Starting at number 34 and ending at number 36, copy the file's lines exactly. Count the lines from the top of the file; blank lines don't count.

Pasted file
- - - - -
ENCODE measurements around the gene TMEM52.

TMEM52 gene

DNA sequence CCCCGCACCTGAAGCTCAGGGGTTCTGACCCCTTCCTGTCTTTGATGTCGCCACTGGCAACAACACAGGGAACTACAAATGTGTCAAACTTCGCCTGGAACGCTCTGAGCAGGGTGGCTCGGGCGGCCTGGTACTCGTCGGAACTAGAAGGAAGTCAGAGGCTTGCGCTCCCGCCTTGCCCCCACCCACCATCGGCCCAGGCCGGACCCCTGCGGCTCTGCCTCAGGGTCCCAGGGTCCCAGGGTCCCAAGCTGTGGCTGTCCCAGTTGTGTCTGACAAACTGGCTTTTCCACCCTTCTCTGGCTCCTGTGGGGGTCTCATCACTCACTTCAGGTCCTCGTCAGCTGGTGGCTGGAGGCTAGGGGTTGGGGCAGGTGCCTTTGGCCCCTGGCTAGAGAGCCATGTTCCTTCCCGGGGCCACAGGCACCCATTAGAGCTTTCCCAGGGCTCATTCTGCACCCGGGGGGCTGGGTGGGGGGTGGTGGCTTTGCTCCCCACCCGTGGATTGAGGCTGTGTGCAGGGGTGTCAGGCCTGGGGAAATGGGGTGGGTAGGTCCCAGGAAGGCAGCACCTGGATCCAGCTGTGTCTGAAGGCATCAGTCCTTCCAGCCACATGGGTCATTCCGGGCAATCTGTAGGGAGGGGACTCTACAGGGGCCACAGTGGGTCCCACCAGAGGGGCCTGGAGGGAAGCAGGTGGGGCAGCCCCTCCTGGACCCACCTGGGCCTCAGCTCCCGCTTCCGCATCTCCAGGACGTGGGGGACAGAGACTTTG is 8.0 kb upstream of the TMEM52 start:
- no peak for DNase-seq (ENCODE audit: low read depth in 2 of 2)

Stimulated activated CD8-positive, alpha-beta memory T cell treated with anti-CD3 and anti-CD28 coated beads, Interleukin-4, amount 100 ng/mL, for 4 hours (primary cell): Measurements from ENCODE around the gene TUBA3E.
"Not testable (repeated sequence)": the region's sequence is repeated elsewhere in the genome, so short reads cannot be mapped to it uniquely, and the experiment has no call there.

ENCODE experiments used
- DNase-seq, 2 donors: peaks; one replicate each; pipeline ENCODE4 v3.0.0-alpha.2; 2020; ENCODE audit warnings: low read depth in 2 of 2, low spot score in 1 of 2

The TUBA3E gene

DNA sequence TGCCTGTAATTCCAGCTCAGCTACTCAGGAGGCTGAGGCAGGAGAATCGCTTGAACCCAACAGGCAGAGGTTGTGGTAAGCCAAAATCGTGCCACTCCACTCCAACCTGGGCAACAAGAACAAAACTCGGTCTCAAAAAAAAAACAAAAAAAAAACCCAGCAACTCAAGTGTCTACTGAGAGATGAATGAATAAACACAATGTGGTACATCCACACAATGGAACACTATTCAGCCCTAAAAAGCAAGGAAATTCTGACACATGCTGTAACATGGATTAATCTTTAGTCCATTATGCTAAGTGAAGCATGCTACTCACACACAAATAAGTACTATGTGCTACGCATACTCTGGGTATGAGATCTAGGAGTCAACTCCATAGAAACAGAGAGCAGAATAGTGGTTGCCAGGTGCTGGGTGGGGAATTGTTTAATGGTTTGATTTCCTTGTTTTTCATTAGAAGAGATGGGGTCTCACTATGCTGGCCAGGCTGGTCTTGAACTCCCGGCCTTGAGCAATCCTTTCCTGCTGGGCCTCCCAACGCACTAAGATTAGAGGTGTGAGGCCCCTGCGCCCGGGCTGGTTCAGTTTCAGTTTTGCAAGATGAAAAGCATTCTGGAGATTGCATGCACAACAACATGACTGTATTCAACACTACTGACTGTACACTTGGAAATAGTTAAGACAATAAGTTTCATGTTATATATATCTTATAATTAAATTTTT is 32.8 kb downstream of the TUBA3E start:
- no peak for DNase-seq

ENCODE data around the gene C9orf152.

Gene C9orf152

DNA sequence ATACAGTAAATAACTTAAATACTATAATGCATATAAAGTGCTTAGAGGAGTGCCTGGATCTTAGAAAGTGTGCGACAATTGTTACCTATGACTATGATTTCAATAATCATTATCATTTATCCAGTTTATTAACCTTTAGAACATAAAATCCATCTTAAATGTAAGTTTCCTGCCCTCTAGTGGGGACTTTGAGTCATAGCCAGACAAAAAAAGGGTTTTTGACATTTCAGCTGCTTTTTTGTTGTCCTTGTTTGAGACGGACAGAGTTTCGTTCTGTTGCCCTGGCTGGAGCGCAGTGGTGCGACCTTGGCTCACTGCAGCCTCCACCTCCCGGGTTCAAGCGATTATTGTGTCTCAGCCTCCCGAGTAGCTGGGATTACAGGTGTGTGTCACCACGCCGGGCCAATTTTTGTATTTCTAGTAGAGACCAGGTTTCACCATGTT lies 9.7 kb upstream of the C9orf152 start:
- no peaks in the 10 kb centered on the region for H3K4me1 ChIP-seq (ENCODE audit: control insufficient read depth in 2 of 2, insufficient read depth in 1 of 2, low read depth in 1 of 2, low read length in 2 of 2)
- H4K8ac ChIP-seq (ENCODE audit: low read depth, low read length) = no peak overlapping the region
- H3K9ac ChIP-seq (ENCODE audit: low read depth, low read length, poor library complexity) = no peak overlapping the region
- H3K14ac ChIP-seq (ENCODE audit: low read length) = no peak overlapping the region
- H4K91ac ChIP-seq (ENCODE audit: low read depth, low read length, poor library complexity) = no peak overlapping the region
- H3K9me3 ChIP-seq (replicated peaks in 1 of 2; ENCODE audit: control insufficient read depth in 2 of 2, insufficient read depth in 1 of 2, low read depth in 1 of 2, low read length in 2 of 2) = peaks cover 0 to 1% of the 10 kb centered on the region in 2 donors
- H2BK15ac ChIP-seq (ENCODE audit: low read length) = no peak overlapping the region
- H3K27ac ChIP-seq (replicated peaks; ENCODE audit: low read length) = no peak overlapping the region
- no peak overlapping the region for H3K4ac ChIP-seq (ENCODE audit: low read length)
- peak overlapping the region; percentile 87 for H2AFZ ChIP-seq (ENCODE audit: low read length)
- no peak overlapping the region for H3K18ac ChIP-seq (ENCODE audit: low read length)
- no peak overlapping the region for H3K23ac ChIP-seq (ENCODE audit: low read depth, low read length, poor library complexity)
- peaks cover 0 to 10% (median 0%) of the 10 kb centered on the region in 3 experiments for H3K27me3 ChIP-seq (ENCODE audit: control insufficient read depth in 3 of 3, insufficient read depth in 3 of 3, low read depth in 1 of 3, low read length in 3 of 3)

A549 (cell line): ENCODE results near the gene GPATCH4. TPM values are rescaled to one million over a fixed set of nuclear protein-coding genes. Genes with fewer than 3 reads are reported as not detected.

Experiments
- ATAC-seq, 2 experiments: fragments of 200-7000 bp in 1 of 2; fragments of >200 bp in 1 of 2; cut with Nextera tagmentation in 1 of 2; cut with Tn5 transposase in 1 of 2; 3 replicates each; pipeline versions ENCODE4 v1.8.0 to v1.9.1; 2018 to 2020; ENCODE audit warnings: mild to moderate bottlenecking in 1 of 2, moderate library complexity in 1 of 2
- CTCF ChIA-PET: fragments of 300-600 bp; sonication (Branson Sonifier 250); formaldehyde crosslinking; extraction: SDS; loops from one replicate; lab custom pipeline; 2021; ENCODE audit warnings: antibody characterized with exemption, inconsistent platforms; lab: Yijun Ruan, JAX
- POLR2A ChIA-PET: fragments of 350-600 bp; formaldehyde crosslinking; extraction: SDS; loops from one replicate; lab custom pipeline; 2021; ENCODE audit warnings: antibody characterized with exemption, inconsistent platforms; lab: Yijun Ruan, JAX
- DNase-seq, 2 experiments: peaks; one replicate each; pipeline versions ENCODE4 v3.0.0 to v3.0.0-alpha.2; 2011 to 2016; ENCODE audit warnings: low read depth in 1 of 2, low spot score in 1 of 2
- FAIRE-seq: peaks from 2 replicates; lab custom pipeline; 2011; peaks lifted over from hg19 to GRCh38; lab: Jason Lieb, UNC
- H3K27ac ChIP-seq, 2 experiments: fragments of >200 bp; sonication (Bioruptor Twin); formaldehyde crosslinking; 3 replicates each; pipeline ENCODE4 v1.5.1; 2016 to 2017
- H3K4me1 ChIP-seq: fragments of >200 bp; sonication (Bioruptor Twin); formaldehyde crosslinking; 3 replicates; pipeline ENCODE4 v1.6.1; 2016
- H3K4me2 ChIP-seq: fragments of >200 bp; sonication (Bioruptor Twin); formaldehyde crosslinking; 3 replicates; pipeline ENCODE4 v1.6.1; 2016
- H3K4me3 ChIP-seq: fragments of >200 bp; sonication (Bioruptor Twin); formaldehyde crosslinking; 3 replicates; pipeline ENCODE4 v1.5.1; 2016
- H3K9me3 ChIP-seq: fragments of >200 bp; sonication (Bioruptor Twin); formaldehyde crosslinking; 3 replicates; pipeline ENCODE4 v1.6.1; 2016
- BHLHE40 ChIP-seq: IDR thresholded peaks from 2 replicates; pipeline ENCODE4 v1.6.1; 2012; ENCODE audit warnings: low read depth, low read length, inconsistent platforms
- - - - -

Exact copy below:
- FAIRE-seq: peaks from 2 replicates; lab custom pipeline; 2011; peaks lifted over from hg19 to GRCh38; lab: Jason Lieb, UNC
- H3K27ac ChIP-seq, 2 experiments: fragments of >200 bp; sonication (Bioruptor Twin); formaldehyde crosslinking; 3 replicates each; pipeline ENCODE4 v1.5.1; 2016 to 2017
- H3K4me1 ChIP-seq: fragments of >200 bp; sonication (Bioruptor Twin); formaldehyde crosslinking; 3 replicates; pipeline ENCODE4 v1.6.1; 2016